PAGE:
A Recipe to Encourage Lifelong Learning

David Schalm tells us why teachers are impacting the world in a far greater way than they may ever know.

When we speak to David Schalm, a humanities teacher at the International School of Hyderabad, his passion for teaching history clearly comes through.


I have taught a variety of subjects over the years, but one of the reasons I became a history teacher is that I just didn’t like the way history was taught when I was growing up. I thought there was a better way to do it.

David’s workspace has drawings of historical figures like Gandhi and Hitler, and when we ask him about this, he tells us proudly that they were created by his students. “In the introduction to Pre TOK, I had to do an argument of individuals versus events as being more important in changing world view,” he says. “One of my students is a talented artist and he happened to draw two meaningful individuals as part of his argument for his presentation.”


David has more than 10 years of experience as a teacher and has worked as an IB history teacher at both the standard level and higher level. He started his career in New Orleans, before moving to Hyderabad where he has been teaching for the last five years. He has worked with the Common Ground Collaborative with his 6th, 7th and 8th grade humanities students, with a focus on enquiry based project learning.


With his mother being a teacher and a pastor father, David grew up in an environment that was kind of already built up in a way and teaching came naturally to him. According to him, learning happens anywhere and anytime, and not necessarily within the walls of a classroom.

“I have never passed an opportunity to learn, regardless of the subject matter, who I am talking to or where I am in the world,” he says. “There is so much cumulative knowledge and so many perspectives to understand. The opportunity to learn is always there, and I have always tried to take advantage of it by learning whatever I can and to also make connections between various things.”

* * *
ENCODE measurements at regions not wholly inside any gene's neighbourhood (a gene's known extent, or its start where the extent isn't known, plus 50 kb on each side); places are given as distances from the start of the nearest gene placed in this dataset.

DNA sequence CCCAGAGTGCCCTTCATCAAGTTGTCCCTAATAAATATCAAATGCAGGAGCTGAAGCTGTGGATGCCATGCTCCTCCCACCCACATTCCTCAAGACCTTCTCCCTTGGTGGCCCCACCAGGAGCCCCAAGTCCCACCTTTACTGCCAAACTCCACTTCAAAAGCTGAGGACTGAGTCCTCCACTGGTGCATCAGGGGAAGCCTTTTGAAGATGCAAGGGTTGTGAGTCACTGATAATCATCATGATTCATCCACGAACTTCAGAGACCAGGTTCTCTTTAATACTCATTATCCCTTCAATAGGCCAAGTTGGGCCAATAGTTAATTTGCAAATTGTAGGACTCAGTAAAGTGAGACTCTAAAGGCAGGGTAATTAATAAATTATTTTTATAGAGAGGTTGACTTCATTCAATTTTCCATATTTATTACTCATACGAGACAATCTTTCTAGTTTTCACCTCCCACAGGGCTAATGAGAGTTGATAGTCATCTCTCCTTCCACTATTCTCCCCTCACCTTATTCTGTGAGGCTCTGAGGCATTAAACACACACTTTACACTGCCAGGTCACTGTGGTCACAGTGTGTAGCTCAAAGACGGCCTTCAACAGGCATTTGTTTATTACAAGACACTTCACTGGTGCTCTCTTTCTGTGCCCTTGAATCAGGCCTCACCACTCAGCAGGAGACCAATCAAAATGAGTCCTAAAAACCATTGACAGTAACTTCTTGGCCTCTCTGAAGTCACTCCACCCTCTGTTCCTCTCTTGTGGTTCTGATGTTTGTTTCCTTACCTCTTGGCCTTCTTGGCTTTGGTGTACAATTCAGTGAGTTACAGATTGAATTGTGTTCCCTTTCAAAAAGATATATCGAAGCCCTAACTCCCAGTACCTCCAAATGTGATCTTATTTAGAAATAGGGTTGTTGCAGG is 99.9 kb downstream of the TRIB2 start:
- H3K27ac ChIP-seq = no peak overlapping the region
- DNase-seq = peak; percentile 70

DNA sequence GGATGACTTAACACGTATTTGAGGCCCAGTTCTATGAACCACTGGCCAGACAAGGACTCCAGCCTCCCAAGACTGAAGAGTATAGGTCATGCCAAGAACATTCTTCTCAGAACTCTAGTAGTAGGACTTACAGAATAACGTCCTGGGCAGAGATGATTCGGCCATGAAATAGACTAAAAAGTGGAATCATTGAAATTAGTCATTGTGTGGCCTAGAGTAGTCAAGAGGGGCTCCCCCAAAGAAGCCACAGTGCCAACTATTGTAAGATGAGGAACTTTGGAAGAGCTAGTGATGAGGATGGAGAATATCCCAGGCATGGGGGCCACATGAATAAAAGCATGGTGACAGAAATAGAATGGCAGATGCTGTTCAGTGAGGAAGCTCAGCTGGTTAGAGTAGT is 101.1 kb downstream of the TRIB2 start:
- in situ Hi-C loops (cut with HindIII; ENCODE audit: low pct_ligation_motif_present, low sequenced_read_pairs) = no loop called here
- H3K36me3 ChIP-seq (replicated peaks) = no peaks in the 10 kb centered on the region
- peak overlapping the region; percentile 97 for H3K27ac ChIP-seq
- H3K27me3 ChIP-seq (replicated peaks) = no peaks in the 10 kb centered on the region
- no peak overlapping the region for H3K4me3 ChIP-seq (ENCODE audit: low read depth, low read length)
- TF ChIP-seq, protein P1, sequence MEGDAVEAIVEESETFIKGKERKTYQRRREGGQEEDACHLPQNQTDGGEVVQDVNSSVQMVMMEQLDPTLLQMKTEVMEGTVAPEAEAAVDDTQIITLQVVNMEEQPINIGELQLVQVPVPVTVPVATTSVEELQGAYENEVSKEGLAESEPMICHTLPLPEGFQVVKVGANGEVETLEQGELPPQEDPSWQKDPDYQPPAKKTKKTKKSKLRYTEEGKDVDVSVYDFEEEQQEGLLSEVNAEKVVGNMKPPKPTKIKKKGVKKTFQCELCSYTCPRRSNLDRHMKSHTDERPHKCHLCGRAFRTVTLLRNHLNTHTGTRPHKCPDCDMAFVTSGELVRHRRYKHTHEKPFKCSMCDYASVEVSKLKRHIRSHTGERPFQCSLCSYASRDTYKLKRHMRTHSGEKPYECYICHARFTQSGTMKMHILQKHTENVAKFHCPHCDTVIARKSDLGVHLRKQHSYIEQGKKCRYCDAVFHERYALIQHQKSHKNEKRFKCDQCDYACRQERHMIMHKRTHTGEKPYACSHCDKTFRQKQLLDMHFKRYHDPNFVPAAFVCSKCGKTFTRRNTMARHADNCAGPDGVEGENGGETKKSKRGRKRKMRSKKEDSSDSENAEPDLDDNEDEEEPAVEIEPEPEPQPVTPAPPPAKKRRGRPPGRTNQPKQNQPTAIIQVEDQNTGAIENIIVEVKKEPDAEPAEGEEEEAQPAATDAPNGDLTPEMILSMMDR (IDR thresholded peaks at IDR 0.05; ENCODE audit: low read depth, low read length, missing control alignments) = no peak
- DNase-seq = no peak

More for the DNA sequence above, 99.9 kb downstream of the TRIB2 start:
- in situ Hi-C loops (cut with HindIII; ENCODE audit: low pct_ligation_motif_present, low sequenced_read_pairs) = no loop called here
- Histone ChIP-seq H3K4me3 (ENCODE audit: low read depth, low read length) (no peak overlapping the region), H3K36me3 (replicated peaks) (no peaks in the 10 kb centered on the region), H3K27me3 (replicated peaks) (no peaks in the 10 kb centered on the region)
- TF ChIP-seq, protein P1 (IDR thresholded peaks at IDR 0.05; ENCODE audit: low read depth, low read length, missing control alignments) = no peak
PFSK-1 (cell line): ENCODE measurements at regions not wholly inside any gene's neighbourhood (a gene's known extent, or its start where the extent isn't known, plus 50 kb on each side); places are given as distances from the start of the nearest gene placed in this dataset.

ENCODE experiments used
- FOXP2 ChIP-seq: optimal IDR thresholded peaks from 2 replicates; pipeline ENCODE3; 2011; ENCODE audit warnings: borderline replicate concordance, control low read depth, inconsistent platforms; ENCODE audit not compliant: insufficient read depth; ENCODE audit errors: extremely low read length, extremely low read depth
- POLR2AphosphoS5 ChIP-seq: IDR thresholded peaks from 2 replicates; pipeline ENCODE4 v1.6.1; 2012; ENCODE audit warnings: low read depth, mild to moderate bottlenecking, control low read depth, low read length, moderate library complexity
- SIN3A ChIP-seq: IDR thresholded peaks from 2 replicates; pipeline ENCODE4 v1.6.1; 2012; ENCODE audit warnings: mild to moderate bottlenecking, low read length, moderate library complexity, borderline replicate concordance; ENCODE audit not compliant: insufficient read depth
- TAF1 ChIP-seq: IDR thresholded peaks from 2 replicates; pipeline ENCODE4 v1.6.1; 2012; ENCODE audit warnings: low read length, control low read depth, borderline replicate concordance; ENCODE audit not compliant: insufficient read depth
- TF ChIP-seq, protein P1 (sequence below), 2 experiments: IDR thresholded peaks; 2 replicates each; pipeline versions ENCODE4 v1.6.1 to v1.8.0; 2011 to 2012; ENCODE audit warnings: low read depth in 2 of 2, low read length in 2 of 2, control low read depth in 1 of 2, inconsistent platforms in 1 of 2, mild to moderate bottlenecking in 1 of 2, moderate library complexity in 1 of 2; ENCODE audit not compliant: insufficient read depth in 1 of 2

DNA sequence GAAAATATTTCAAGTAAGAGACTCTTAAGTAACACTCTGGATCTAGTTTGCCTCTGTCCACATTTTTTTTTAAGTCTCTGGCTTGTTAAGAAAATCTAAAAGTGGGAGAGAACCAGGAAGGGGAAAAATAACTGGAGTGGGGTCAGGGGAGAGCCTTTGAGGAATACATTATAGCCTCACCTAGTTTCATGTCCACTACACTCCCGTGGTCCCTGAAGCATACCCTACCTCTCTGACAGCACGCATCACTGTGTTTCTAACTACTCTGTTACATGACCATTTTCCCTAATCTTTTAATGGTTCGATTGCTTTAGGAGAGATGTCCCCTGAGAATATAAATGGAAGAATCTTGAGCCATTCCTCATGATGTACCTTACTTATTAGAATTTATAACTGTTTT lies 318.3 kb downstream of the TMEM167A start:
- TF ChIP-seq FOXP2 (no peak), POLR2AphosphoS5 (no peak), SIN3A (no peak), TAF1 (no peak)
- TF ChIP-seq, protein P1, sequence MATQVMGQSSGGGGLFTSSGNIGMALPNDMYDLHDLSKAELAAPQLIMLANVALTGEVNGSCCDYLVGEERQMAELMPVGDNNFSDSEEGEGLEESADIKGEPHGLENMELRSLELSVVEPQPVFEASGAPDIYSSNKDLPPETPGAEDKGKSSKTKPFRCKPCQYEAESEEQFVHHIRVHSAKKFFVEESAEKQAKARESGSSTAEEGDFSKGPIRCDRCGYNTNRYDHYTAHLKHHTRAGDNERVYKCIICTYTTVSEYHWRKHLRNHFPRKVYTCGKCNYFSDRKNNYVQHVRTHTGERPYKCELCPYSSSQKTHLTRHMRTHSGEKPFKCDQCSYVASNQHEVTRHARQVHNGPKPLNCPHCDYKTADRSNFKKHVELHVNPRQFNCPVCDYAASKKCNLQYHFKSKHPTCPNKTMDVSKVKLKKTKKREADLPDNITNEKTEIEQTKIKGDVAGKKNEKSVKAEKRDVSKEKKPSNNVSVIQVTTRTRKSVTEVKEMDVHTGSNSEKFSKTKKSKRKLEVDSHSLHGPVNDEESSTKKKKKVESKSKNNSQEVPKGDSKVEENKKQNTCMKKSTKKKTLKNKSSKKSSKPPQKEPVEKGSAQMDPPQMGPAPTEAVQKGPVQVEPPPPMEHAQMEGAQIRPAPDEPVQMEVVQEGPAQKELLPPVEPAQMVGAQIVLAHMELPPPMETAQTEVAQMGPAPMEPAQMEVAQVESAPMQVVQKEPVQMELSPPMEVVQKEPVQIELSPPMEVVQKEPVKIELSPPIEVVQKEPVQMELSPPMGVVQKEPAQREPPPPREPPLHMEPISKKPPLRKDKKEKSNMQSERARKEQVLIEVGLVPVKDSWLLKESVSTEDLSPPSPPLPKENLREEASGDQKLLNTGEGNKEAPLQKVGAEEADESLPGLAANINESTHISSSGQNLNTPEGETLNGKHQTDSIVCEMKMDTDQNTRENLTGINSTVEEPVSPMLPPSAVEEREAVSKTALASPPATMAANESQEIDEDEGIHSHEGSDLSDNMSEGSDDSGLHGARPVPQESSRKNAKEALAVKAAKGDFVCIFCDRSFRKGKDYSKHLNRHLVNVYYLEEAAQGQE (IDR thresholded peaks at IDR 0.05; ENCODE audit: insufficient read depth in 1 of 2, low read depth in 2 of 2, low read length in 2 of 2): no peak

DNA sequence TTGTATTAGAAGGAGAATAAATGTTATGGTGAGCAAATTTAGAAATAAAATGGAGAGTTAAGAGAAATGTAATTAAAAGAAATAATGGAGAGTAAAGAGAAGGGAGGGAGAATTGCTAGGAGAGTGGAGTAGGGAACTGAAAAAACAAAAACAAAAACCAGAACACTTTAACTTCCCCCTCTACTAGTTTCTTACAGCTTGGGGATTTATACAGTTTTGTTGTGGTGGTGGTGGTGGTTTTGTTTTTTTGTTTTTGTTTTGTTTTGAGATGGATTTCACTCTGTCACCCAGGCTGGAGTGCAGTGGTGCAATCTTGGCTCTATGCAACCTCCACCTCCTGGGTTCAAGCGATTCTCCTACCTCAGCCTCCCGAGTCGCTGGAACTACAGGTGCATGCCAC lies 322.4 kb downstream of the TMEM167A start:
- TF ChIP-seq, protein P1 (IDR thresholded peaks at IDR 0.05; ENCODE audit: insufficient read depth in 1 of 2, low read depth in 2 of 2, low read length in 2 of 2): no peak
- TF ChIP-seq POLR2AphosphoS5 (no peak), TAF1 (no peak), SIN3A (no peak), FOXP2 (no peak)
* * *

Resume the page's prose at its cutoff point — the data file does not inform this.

David insists that this inter-connected view of the world has made him a teacher who doesn’t restrict knowledge to the subject he is teaching. “I want my students to learn for the sake of learning and to make connections between what might seemingly be topics that don’t have a connection,” he says.

Challenges in the classroom


David says, teaching has become bogged down by its own excesses. Gone are the days when one could simply explore a topic and try to understand it for its own sake.

Teaching has become over complicated and over analysed in the way we try and always break it down. We focus on so many aspects of how to teach, grade, or the standards that we have to meet.

One of the ways David addresses this challenge is to call it our classroom instead of my classroom. This gives students advocacy and a voice. They have control of their own learning and they can find ways to get an education without thinking that it is a task beyond their reach. “I want students to be comfortable enough to say, hey Mr Schalm the way we have been dealing with this topic isn’t quite working out for me,” he says. “I can then help personalize it for them, make changes, talk to them and find out what is holding them back from this particular approach to learning.”


Little ways to build student advocacy